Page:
It’s been a long year and we don’t feel like reviewing anything! Instead, we’re giving you some of our favorite drink recipes to ring in the new year!
New Year’s is about celebrating – and how better to celebrate than with champagne? Peaches are one of my all-time favorite fruits, but you could make a Bellini with a whole host of other things, including most berries. Here’s the recipe:
2 fluid ounces peach juice (again, this could be any number of things. It’s also traditionally made with puree, which you can make pretty simply by peeling and blending a peach and refrigerating until cool)
4 fluid ounces champagne (the bellini was originally made with prosecco, but you could do a sparkling wine if you want it sweeter OR a brute if you want it a little more bitter)
1 tablespoon lime juice (optional; a lot of recipes I read suggest raspberry juice but I actually prefer lime juice, especially if I’m using a berry instead of peach juice for the main ingredient)
Pour juice (or puree) into a champagne flute (or the glass of your choice). Pour champagne over juice and allow to rest one minute or until liquids have mixed. Pour raspberry or lime juice over mixture. Voilà!
Champagne and Bitters Gelatin Shots
Many years ago, my good friend Kelsey introduced me to a book full of all sorts of flavored alcoholic gelatin shot recipes (We’re not using the term “Jell-o” as that is a brand, and our gelatin was generic). We tried several of the recipes, but my favorites were by far, these Champagne and Bitters shots, which I have made many times since. This is a layered gelatin shot, and requires some planning ahead, but is totally worth it.
Bitters Simple Syrup
1 ½ cup water
1 cup sugar
9 TBSP angostura bitters
Mix ingredients in saucepan, bring to boiling, stirring occasionally. Let cool.
Sprinkle ½ envelope of gelatin on ½ cup of bitters simple syrup (you’ll have more syrup, which we’ll use later, along with the other ½ envelope of gelatin). Set for a minute, heat on low, stirring constantly for about 5 minutes, until gelatin is dissolved. Chill one hour.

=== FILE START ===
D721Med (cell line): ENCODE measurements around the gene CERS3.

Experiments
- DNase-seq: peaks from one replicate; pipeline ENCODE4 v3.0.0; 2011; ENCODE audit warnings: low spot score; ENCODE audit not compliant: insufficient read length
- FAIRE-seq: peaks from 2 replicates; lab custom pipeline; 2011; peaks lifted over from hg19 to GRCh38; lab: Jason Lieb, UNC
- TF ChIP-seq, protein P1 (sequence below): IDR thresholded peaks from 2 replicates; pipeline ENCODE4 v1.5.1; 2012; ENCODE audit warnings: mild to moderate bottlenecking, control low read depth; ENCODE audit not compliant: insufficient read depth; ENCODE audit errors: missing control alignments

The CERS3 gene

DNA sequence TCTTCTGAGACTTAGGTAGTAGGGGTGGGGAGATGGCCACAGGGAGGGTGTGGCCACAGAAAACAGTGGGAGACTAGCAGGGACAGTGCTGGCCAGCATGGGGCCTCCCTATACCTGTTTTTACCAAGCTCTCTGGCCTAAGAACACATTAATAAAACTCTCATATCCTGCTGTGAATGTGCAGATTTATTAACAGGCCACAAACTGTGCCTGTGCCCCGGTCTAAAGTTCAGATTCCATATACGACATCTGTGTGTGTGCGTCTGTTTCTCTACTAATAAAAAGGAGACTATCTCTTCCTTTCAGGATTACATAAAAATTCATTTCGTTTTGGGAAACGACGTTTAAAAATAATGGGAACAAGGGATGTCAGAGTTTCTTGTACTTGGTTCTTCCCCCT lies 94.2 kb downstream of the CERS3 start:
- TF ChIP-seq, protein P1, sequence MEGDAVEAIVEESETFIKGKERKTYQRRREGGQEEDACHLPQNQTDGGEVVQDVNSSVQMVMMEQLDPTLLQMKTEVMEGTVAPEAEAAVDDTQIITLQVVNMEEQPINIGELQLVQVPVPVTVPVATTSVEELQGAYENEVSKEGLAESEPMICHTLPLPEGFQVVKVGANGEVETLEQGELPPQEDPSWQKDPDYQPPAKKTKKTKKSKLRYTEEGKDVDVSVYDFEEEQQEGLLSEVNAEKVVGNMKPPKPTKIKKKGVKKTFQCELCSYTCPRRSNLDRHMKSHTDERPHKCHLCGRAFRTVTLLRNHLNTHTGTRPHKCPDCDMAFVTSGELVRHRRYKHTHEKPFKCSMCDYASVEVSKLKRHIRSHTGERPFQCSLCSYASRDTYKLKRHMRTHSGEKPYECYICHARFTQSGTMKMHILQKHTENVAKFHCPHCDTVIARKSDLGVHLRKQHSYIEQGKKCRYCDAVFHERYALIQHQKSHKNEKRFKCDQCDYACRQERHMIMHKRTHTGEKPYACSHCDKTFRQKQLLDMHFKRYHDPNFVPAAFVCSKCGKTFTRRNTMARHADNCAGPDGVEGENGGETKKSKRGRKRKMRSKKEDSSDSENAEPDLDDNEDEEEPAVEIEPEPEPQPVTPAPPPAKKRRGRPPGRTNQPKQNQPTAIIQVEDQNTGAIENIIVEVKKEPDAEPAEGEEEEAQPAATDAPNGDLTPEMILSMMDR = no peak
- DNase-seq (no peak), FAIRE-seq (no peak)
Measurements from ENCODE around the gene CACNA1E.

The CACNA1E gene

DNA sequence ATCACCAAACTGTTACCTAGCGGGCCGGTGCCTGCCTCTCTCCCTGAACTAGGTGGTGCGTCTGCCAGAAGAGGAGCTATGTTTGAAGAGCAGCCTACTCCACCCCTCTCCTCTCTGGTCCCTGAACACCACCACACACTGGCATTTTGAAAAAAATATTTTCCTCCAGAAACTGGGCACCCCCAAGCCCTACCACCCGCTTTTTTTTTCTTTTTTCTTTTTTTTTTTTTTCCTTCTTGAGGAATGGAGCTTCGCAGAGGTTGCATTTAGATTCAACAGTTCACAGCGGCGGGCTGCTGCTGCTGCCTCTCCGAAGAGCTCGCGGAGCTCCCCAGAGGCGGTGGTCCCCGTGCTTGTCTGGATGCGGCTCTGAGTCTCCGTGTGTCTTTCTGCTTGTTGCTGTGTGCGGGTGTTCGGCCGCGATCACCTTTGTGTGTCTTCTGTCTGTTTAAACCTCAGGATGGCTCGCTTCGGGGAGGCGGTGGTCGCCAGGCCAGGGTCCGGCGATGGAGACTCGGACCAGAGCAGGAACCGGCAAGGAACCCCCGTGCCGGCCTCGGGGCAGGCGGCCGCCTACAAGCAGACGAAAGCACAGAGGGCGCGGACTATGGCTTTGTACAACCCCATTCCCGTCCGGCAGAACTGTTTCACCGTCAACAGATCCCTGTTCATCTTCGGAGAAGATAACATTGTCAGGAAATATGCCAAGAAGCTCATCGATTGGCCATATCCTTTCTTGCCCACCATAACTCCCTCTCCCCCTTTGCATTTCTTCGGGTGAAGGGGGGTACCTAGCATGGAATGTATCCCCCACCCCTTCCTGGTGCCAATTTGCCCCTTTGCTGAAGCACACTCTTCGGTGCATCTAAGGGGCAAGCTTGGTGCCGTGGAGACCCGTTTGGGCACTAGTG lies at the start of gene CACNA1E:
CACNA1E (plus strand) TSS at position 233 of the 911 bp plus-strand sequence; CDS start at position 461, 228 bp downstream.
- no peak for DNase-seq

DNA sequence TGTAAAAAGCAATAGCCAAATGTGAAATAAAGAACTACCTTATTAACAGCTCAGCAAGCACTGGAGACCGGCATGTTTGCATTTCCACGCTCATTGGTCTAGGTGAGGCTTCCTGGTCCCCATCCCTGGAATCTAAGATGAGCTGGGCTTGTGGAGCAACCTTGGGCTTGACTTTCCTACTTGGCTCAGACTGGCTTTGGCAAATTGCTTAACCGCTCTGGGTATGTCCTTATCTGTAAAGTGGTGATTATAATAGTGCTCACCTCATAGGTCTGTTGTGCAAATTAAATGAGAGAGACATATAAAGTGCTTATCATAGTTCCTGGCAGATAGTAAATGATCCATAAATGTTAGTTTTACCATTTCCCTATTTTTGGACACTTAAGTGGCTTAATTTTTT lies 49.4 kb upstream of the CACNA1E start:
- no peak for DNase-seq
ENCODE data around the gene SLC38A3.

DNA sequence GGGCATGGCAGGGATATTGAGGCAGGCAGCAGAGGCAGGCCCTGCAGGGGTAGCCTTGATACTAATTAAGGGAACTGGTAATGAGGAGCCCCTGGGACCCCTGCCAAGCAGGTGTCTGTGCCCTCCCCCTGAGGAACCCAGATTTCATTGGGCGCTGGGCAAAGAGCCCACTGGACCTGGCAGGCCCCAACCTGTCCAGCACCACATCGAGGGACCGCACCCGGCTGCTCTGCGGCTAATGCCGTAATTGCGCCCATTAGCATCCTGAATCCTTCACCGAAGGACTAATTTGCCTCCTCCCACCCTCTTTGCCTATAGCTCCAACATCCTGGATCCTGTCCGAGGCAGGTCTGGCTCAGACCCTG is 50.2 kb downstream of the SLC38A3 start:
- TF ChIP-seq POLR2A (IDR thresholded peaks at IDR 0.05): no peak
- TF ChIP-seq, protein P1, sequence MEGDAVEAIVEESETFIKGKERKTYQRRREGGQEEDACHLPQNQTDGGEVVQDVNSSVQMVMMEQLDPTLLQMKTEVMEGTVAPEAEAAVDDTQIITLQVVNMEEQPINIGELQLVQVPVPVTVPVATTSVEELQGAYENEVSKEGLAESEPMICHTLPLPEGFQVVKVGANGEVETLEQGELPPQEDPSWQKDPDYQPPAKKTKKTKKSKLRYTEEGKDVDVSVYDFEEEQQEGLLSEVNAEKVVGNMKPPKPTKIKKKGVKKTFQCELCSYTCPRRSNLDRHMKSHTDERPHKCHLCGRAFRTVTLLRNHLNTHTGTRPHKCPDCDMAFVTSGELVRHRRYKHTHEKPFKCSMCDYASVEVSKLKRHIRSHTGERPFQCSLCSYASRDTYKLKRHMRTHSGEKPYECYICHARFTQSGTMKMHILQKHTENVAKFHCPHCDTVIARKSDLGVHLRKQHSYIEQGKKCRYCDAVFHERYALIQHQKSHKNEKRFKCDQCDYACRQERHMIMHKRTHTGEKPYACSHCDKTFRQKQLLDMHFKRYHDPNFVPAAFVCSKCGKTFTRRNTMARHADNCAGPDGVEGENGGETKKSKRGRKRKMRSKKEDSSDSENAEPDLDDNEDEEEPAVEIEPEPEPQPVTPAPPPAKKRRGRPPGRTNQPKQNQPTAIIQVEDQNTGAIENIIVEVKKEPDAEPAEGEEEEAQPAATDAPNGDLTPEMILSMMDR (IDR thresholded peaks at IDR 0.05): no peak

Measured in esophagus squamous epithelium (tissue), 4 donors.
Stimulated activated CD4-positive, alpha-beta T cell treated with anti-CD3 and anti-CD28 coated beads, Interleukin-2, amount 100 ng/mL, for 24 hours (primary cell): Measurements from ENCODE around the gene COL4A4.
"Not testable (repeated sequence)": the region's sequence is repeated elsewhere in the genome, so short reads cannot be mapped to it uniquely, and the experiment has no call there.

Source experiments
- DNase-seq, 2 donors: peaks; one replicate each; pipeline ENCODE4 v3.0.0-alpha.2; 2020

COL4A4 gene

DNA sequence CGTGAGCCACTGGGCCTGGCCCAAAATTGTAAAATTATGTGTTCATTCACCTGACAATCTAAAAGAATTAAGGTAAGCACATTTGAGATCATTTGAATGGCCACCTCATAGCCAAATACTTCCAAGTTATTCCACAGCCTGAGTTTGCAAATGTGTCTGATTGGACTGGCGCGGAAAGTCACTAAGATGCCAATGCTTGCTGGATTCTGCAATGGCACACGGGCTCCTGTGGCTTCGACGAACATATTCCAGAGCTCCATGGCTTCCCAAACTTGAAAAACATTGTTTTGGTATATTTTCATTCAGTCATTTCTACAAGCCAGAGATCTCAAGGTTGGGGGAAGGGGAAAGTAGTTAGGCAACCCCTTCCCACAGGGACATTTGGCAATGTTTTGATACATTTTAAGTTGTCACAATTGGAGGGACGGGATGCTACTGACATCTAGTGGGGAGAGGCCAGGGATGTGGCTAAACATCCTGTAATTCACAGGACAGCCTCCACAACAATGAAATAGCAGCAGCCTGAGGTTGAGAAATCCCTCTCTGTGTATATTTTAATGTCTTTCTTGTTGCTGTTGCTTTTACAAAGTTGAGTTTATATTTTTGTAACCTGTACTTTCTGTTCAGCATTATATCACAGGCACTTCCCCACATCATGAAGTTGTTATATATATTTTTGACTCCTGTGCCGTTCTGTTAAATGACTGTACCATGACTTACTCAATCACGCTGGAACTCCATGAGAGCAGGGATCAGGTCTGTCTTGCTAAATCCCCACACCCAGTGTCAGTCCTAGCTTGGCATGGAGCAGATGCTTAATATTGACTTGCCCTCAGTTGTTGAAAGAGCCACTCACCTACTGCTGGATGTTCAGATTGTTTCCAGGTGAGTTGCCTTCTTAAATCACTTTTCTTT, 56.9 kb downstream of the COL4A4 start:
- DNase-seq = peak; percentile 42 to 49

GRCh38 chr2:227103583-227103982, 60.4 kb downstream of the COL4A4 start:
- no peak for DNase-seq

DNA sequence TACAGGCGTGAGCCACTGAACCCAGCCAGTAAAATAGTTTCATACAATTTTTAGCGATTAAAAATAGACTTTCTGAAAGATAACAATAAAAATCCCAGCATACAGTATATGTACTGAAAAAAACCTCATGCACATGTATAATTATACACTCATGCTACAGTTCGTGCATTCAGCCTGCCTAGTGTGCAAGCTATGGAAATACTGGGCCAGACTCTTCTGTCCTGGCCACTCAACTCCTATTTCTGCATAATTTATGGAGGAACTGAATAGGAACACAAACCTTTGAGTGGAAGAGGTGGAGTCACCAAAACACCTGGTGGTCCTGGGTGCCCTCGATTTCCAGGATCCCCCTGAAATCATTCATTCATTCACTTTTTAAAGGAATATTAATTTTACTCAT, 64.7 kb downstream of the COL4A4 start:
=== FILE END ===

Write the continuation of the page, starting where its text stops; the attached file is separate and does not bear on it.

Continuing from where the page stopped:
1/12 cups champagne
½ cup water
1 TBSP sugar
Combine ingredients in saucepan, sprinkle 2 envelopes of gelatin over top, let set a minute, heat on low, stirring constantly for about 5 minutes, until gelatin is dissolved. Pur over Bitters layer, chill 1 hour.
That is the original recipe. I like to make another bitters layer, since it accents the champagne really well and you make enough bitters syrup to make another layer anyway. Just repeat the first section and pour on top of the champagne layer and let chill for another hour.
If you want something a little stronger while still looking “classy” at your New Year’s Eve party, try an Old Fashioned. It’s basically straight liquor, but it takes a little more effort to make and it’s meant to be sipped slowly.
1 teaspoon sugar or 1 sugar cube
2 or 3 dashes bitters (Angostura is traditional, but you can play around with this and find one that works best for you)
1 teaspoon water
2 ounces bourbon (Someone once told me they do this with rye whiskey. I’ll stick to bourbon, but you can try it if that’s the kind of thing you like.)
An orange peel or cocktail cherry
Traditionally, you are supposed to put the sugar in the bottom of a glass, with bitters and a little water, and muddle it until it’s mixed. Then pour in the bourbon and stir until sugar is dissolved, add ice cubes and stir until chilled, and finally add the orange peel or cherry for garnish. I prefer to muddle the peel or cherry with the sugar, water, and bitters mixture (because I like mine a little fruitier). I will warn you that it’ll take a little more effort to get the sugar completely dissolved when you do it my way, but I think it’s worth it. Now look impressive as you mingle with your guests drinking slightly-flavored bourbon 😉
If you’re going to be drinking a lot, you’d better make a drink with a built-in snack. Earlier this year I became rather obsessed with martinis, probably partially because my husband and I watched our way through all the James Bond movies. I started out being snooty about martinis being made of gin, not vodka, but have since decided that both are tasty. Here’s my usual formula:
2 shots gin or vodka (the better your liquor, the better the drink. There’s a really floral gin I like called Prairie Organic Gin that makes GREAT martinis)
A dash of angostura bitters
½ a shot of vermouth (or maybe a smidge less than that)
A healthy splash of olive juice.
Pour all ingredients into a mixer with ice. Shake rapidly, ideally to music. Pour into a glass with 2 olives (or 4, or however many olives you need to make drinking lightly flavored liquor worth your time). I love getting fancy olives stuffed with almonds, garlic, cheese, or other goodies, and sometimes you can find them soaking in vermouth. In that case, I just skip the vermouth altogether and just use the olive juice. Enjoy!